State Sen. Peter Harckham (D-Lewisboro) introduced legislation Monday to create an emergency small business grant program that would set aside up to $100 million in federal disaster relief funds to help business owners imperiled by the pandemic.
The new bill would use a fraction of the next coronavirus pandemic disaster relief funds that Congress and the Biden administration are expected to disburse to the states. Gov. Andrew Cuomo has requested New York receive $15 billion.
Once New York receives the federal funds, Harckham’s proposal would authorize the state to establish the parameters for the grant program. The legislation would focus on businesses that had been asked by the state to remain closed during the pandemic, according to the proposed measure.
“The financial situation for small businesses across the state right now is dire, and we cannot wait any longer to give them the help they need to survive,” Harckham said. “Giving businesses access to emergency grants so they can pay bills and remain open is a must.”
Harckham said that not only would the legislation, which was introduced in the Assembly by Assemblyman Steven Otis (D-Rye), save thousands of businesses but it would protect the jobs for thousands more New Yorkers.
It is unknown at this time the maximum size a business can be to be eligible for participation in the program or what would happen if New York State receives less than the requested $15 billion.
The legislation is part of a package that includes two previously introduced bills that will offer small businesses and nonprofit organizations additional financial resources to help keep them going while grappling with the financial devastation caused by the pandemic.
The first bill would establish a state of emergency loan program and will also guarantee loan repayment to the financial institutions that eligible small businesses statewide have been using for help.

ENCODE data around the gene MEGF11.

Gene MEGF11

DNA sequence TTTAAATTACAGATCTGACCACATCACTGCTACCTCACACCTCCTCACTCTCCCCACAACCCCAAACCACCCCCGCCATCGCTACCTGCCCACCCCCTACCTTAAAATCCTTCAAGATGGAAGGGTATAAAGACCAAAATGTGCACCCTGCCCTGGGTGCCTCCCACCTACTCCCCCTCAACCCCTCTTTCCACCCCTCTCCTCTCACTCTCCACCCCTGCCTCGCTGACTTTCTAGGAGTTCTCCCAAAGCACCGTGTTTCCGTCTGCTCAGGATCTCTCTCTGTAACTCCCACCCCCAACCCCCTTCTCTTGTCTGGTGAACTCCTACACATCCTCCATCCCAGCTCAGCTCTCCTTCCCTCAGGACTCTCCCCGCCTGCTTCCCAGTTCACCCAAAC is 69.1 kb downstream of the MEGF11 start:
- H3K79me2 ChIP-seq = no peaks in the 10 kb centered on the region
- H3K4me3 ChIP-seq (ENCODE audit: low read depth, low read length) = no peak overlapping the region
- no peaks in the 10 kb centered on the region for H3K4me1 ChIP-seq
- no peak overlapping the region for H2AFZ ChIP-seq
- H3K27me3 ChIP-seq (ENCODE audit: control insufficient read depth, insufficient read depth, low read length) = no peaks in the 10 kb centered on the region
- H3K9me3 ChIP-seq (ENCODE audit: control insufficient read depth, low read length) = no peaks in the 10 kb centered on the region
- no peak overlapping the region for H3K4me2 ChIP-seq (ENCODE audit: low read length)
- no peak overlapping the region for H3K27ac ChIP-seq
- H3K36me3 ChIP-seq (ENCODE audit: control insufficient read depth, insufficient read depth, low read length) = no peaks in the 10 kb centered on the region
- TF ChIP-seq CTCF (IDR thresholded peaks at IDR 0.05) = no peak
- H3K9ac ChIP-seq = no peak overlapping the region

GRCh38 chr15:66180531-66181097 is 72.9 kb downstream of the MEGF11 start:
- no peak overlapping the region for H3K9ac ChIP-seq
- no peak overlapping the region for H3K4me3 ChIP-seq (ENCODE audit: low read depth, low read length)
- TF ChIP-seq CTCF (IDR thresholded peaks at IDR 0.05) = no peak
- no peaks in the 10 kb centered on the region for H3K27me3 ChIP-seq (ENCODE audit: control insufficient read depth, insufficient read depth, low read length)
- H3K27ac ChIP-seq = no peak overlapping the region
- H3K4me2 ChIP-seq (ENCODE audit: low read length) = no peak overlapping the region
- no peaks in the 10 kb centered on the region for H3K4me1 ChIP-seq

A second bill would allow small businesses and small landlords to defer certain taxes during the COVID-19 state of emergency and repay those expenses through an installment plan later on.
For small businesses that have been decimated by the mandated shutdown through policies designed to protect public health, the need for help is dire. John Crecco, who co-owns Villa Barone Hilltop Manor, a Mahopac catering hall, with his brother Nick, said that without help from the state and federal government very soon there may not be a way for them to survive much longer.
Crecco said there has been no chance for him to operate for nearly an entire year because New York State prohibits gatherings of more than 50 people. Virtually all of Village Barone’s business, much like any caterer, is derived from parties of more than 50 guests.
During the past year, he has taken out loans totaling about $750,000 to try and stay afloat, but until now few have seemed to care, Crecco said. He’s hoping that with the proposal from the state and last week’s introduction of the federal RESTAURANTS Act in Congress, that perhaps they can survive.
Property taxes, mortgage and electric costs about $50,000 a month. Villa Barone laid off all of its 75 employees at the outset of the pandemic.
“I’m doing everything in my power, from selling my house to selling everything I own because I believe my business is a much-needed business in Mahopac,” Crecco said. “I’ve been there 20 years growing and growing and growing, so I’m betting everything I own and there’s not much left on staying in business, but at this point there’s no hope.”